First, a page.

Lack of courage to know the truth about yourself
is a sign of immaturity (adolescence), which characterizes the countries of the “third world.”
If we want to develop, we must admit that this is fully applicable to modern Azerbaijan as well.
Propaganda or the truth about yourself
I have had to repeat the thought of Confucius a number of times, allowing myself to rephrase it.
“I am not afraid that others do not know me, I’m afraid that I do not know others.”
My rehashed version would be:
“I am not afraid that others do not know us, I’m afraid that we do not know ourselves.”
For some reason, we believe that all of our problems come from the fact that we are bad at promoting our culture. We should simply promote it harder and the world will be open-mouthed, and the flow of tourists to our country will increase many fold.
But should a mentally healthy person attach so much importance to what others think about him? Maybe it is better to give preference to his or her own development, which is impossible without understanding of the self.
In the end, if we are worthy of admiration, but the world does not admit that, it is a problem of the world and we should not be too concerned.
If we are not worthy of admiration, there is nothing to talk about.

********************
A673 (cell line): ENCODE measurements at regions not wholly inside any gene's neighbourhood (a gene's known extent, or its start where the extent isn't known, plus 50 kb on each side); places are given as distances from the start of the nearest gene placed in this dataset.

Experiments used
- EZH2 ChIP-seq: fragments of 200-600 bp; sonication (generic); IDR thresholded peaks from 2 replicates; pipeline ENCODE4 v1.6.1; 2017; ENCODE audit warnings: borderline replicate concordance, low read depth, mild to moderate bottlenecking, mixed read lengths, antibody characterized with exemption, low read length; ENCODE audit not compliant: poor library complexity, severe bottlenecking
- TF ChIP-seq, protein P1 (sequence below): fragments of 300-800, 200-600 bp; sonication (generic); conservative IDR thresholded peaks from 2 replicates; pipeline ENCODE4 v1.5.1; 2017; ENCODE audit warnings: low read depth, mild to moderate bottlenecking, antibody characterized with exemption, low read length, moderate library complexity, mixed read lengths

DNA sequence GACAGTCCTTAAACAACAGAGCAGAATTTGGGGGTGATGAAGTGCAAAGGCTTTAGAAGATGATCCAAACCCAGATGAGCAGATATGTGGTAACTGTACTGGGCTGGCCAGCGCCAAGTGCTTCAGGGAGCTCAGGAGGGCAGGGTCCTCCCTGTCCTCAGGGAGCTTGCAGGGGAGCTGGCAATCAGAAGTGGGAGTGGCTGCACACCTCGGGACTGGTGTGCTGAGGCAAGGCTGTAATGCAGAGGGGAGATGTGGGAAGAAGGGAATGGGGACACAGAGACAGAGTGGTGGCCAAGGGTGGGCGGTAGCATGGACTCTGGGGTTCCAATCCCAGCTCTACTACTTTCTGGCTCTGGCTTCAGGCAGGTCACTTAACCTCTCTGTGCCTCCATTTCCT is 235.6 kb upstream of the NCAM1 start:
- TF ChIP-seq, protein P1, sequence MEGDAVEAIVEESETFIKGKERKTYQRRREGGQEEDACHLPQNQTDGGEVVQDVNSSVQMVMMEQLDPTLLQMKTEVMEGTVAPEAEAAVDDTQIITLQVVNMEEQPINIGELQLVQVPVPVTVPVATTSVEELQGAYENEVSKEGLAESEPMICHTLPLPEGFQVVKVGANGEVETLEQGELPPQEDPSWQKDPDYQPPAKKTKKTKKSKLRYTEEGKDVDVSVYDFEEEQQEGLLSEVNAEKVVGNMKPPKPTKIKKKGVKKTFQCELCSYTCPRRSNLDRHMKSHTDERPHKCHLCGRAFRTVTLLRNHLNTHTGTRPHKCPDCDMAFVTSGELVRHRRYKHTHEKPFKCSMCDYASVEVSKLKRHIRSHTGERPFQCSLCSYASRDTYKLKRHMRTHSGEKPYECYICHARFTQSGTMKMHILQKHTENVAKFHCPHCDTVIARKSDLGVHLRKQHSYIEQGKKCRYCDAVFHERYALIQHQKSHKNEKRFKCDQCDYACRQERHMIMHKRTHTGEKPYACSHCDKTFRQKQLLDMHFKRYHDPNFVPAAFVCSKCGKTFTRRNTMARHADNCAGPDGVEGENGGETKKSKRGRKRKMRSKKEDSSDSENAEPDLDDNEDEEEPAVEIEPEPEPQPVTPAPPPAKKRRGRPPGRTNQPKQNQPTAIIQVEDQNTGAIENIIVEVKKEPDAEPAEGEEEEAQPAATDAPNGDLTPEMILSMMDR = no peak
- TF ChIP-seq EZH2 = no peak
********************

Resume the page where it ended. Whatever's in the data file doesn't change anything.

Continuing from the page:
There are times when the courage to think and the courage to know the truth about ourselves allows one to relax, to let go of our concerns and complexes.
To be: not to seem
According to my observations, we have an ingrained habit of seeming, but not being.
When this started, I’m not too sure. Of course, there are historical reasons: we’re not used to living in our country, to using our own reason and logic. We won’t go back centuries, but this habit was forced on us by the political realities of the Russian Empire, and later the Soviets. Perhaps this habit was more common in the latter period, because being two – faced and hypocritical was the only way to get by.
We were taught to pretend, and we learnt to pretend. From childhood. They taught students that they could speak at home, but not in school. University students learned that the most important quality is subordination – everything else is just detail. And ambitious young men were taught that if you want a nice spot in the sun, first you have to find the right patron, and never stick out.
As a result,
we tend to think that everything is decided somewhere where we are not allowed to be. We somehow do not exist in the world.
And when big money and big ambitions come to the country, our ideologues (aren’t they the ones who have gotten used to not sticking out?) began to explain to us, that it is
that are guilty for our current condition, that is, the “first world.” And not us.
What is the result?
The greater our ambitions, the less truth there is about ourselves. The less there is truth about ourselves, the smaller are our opportunities to develop and move forward. It’s a vicious circle.
Maybe, we should finally call ourselves a “third world” country, and begin to learn how to turn our considerable “human capital” into “human development”.
The article reflects the views of the author which may not coincide with that of Meydan TV.